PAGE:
UNITED STATES DISTRICT COURT SOUTHERN DISTRICT OF CALIFORNIA
March 6, 2009
LUNA GAMING - SAN DIEGO LLC, A MICHIGAN LIMITED LIABILITY COMPANY, PLAINTIFF,
DORSEY & WHITNEY, LLP, HOLLAND & KNIGHT, LLP, BLEDSOE DOWNES & ROSIER, P.C., PHILIP M. BAKER-SHENK, AND BRADLEY GRANT BLEDSOE DOWNES, JOINTLY AND SEVERALLY, DEFENDANT.
The opinion of the court was delivered by: Honorable Barry Ted Moskowitz United States District Judge
ORDER GRANTING IN PART AND DENYING IN PART DEFENDANTS' MOTION FOR SUMMARY JUDGMENT
In this case, Plaintiff Luna Gaming-San Diego, LLC ("Luna Gaming")*fn1 filed suit against various law firms and attorneys alleging causes of action for professional negligence, negligent misrepresentation, and breach of fiduciary duty. Defendant Bradley Grant Bledsoe Downes ("Downes"), an attorney formerly with the Dorsey & Whitney law firm, and his current firm, Defendant Bledsoe Downes & Rosier ("BDR") (together, "Defendants"), now move for summary judgment on these claims. Defendants argue that because they did not share an attorney-client relationship with Plaintiff, Plaintiff's professional negligence and breach of fiduciary duty claims necessarily must fail. Defendants further argue that Plaintiffs should be estopped from claiming such an attorney-client relationship existed. Finally, Defendant BDR claims that there is no causal link between its conduct and the damages alleged by Plaintiff.
I. FACTUAL BACKGROUND
In its September 30, 2008 Order granting in part and denying in part Defendants Dorsey & Whitney ("Dorsey"), Holland & Knight ("Holland"), and Philip Baker-Shenk's ("Baker-Shenk") motions for summary judgment [Docket No. 79], the Court described the factual background of this case in detail. The Court incorporates that factual background here. The Court only elaborates on facts newly introduced as part of the instant motion and those which relate specifically to Downes or BDR.
Dorsey employed Downes, in different capacities, from August, 1999 to January, 2006. (PNOL, Ex. 32 p.14:17--15:6.) Although Downes was a Dorsey contract attorney at the time, he was not involved in the preparation and execution of the "Project Agreements" between the Tribe and Luna Gaming. (DUF 8; DNOL, Ex. 12 p. 178:16--179:8.) Downes subsequently devoted approximately one-third of his time to the Project while practicing at Dorsey. (PNOL, Ex. 32 518:12--14.) Downes formed BDR with Philip Rosier in January, 2006. (Downes Decl. ¶ 5.) Downes continued, however, to send communications to the Tribe on Dorsey letterhead throughout 2006 and into 2007. (PNOL, Ex. 38 p. 573--593.) After the firm's formation, BDR also represented the Tribe in connection with the Project. (Downes Decl. ¶¶ 6--7.) BDR entered into a written retainer agreement with the Tribe and Downes served as the primary billing partner on the representation. (Id.) Plaintiff does not dispute that it never executed a written retainer or engagement letter with BDR. (DUF 54.) In accordance with the Project Agreements, however, Plaintiff paid for the work on the Project that BDR performed for the Tribe. (Downes Decl. ¶ 7.)
Federal Rule of Civil Procedure 56 provides that a party may move for summary judgment when there is no genuine issue as to a material fact and the moving party is entitled to judgment as a matter of law. A "genuine issue" is one where, based on the evidence presented, a fair minded jury could return a verdict in favor of the nonmoving party on the issue in question. Anderson v. Liberty Lobby, Inc., 477 U.S. 242, 249 (1986). In considering a motion for summary judgment, the Court must examine all of the evidence in the light most favorable to the non-moving party. United States v. Diebold. Inc., 369 U.S. 654, 655 (1962).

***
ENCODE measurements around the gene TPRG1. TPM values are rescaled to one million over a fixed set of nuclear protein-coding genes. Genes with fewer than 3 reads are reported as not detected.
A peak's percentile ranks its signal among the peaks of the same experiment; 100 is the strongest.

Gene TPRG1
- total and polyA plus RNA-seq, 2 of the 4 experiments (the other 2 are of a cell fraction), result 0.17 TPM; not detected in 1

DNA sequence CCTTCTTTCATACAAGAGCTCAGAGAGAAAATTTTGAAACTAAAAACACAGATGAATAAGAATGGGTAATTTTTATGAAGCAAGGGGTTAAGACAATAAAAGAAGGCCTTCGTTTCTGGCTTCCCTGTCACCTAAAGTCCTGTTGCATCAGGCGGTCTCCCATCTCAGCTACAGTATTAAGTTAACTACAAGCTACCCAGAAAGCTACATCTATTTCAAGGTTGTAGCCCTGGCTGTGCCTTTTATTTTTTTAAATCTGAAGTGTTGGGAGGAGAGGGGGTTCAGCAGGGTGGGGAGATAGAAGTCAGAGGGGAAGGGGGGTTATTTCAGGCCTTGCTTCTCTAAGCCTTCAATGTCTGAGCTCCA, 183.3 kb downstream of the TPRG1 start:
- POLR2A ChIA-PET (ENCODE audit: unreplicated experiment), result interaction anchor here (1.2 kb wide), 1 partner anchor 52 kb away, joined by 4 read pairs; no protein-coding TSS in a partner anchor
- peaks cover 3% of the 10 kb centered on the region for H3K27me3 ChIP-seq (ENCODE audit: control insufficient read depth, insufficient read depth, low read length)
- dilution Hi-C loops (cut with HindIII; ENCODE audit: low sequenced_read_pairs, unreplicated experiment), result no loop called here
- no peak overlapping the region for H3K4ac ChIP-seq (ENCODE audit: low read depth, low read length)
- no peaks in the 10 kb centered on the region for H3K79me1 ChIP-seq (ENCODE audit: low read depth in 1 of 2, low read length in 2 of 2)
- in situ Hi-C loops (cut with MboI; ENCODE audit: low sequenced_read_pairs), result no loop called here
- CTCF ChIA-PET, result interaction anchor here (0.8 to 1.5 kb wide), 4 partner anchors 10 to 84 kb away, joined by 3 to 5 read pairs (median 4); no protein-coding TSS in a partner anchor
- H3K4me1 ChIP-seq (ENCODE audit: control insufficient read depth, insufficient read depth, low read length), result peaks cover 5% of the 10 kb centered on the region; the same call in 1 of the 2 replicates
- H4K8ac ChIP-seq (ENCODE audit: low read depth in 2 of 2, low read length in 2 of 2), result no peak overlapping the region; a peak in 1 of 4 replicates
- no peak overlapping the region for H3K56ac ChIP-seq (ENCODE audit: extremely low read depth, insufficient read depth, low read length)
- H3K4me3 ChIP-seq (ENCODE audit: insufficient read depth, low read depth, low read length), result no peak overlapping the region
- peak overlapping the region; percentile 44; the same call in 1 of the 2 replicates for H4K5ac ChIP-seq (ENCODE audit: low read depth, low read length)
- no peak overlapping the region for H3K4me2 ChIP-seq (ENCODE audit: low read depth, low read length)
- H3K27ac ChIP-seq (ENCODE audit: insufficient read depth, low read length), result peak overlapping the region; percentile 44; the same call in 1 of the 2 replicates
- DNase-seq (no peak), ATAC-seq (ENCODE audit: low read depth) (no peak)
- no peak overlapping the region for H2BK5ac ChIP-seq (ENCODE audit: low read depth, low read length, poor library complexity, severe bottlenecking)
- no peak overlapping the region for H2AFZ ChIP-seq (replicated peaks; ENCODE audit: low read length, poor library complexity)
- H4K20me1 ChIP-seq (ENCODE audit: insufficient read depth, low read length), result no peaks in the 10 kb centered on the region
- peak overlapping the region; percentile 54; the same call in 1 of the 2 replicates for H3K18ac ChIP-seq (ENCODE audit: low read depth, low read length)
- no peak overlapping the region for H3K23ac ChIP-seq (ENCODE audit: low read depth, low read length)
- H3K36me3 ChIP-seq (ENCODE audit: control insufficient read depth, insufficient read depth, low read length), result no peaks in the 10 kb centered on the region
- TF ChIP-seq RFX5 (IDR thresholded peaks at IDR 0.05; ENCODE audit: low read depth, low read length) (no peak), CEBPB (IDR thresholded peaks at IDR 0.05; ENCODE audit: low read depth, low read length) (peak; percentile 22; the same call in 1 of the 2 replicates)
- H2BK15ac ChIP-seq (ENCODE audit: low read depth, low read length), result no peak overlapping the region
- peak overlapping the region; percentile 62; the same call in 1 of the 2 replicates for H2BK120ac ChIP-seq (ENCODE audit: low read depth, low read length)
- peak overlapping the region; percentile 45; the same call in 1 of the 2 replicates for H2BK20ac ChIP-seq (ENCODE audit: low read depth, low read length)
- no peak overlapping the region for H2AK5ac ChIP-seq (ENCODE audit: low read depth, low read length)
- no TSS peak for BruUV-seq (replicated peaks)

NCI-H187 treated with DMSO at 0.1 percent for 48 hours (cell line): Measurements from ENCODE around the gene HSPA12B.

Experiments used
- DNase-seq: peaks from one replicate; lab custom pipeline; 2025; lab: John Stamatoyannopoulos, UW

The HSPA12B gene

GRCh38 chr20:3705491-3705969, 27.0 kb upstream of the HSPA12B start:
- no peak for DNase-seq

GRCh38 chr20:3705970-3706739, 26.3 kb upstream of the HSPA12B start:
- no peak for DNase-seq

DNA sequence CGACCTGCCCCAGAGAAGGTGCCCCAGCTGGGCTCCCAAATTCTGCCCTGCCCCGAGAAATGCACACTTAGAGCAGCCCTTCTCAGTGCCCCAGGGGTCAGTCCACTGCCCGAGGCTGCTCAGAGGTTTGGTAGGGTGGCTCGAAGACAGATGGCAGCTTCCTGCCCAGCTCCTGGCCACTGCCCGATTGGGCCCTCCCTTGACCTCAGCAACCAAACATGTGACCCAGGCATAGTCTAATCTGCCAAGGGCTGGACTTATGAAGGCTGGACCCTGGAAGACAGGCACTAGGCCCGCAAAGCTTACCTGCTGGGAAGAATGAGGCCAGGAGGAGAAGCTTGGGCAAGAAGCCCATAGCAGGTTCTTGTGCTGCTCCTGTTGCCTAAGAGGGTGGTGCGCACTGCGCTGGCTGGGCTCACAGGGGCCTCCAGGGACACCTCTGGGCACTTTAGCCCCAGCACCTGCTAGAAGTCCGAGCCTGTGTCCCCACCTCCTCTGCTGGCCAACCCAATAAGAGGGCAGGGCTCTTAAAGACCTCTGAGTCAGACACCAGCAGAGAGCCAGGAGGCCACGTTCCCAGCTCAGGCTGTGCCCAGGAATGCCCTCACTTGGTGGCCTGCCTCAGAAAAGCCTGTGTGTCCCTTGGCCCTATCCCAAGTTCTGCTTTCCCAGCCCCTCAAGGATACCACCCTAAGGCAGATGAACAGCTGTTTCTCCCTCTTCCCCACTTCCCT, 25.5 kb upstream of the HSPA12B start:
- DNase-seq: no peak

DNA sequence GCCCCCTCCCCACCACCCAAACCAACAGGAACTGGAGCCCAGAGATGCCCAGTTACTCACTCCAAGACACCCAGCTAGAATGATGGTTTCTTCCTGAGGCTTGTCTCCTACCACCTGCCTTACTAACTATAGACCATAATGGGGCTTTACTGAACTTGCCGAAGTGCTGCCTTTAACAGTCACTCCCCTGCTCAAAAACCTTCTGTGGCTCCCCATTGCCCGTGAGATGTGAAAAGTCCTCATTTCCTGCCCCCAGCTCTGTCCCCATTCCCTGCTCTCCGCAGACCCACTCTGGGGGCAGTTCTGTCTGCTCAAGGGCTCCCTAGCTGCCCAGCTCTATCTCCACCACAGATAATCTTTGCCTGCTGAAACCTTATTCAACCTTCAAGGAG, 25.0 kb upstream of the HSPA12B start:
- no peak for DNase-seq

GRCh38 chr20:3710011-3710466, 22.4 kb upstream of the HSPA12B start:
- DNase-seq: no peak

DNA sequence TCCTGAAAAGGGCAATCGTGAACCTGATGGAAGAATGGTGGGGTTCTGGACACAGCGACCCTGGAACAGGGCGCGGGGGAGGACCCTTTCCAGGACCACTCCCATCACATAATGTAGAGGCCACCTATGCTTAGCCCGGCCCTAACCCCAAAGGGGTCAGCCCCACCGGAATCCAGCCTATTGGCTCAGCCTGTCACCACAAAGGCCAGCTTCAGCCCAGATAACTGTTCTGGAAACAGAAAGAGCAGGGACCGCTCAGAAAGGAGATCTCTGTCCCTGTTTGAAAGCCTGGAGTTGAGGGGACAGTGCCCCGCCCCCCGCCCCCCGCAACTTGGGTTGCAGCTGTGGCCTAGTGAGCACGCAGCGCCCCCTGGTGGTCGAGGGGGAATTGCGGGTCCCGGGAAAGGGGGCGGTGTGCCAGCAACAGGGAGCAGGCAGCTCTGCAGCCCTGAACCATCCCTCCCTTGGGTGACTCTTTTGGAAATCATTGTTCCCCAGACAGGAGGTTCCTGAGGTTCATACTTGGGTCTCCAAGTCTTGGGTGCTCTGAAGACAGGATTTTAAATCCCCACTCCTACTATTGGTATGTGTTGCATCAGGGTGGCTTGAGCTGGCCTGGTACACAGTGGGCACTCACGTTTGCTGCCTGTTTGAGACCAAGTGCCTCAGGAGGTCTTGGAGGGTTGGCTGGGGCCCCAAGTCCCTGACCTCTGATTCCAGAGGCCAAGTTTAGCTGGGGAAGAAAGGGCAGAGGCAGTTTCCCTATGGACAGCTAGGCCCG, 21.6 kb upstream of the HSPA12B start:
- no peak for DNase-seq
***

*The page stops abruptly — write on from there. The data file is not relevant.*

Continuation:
Defendants Downes and BDR ("Defendants") request summary judgment on Plaintiff's claims for professional negligence, negligent misrepresentation, and breach of fiduciary duty on three grounds. First, Defendants argue that because Plaintiff cannot establish the existence of an attorney-client relationship with Downes or BDR, they owed no duty to Plaintiff and its claims must fail. Second, Defendants argue that Plaintiff should be estopped from claiming that an attorney-client relationship existed with Downes or BDR because of representations and omissions that Plaintiff made to third parties indicating that Defendants represented solely the Tribe. Third, Defendants argue that there is no causal link between Plaintiff's claim for damages and BDR's conduct, since it did not come into existence until after the alleged misconduct took place.
A. Downes Did Not Represent Plaintiff Prior to the Project Agreements
In its earlier Order on Defendants Dorsey, Holland, and Baker-Shenk's motions for summary judgment, the Court analyzed separately whether an attorney-client relationship existed prior to the Project Agreements and after their execution. The same bifurcation of analysis is appropriate here. The Court concludes that Plaintiff has failed to raise a triable issue of fact as to whether Downes represented it before the Project Agreements were executed.
The Court already granted summary judgment in favor of Dorsey on Plaintiff's claims for professional negligence and breach of fiduciary duty to the extent that they were based on events prior to the execution of the Project Agreements on March 29, 2000.*fn2 Plaintiff also does not dispute that Downes, a contract attorney for Dorsey at the time, was not involved in any of the discussions, negotiations, or preparation preceding the Agreements. (PUF 52.) Therefore, Downes engaged in no contact at all which would suggest that an attorney-client relationship existed with Plaintiff prior to the Project Agreements' execution on March 29, 2000. Because the Court finds that no attorney-client relationship existed between Downes and Plaintiff before the Project Agreements were executed, the Court GRANTS partial summary judgment in favor of Downes on Plaintiff's claims for professional negligence and breach of fiduciary duty to the extent that they are based on events before March 29, 2000.